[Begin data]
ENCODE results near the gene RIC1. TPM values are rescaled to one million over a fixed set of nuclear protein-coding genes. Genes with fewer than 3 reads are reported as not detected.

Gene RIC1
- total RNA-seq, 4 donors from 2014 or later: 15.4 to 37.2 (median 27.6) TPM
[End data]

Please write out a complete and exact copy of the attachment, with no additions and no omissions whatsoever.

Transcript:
ENCODE results near the gene RIC1. TPM values are rescaled to one million over a fixed set of nuclear protein-coding genes. Genes with fewer than 3 reads are reported as not detected.

Gene RIC1
- total RNA-seq, 4 donors from 2014 or later: 15.4 to 37.2 (median 27.6) TPM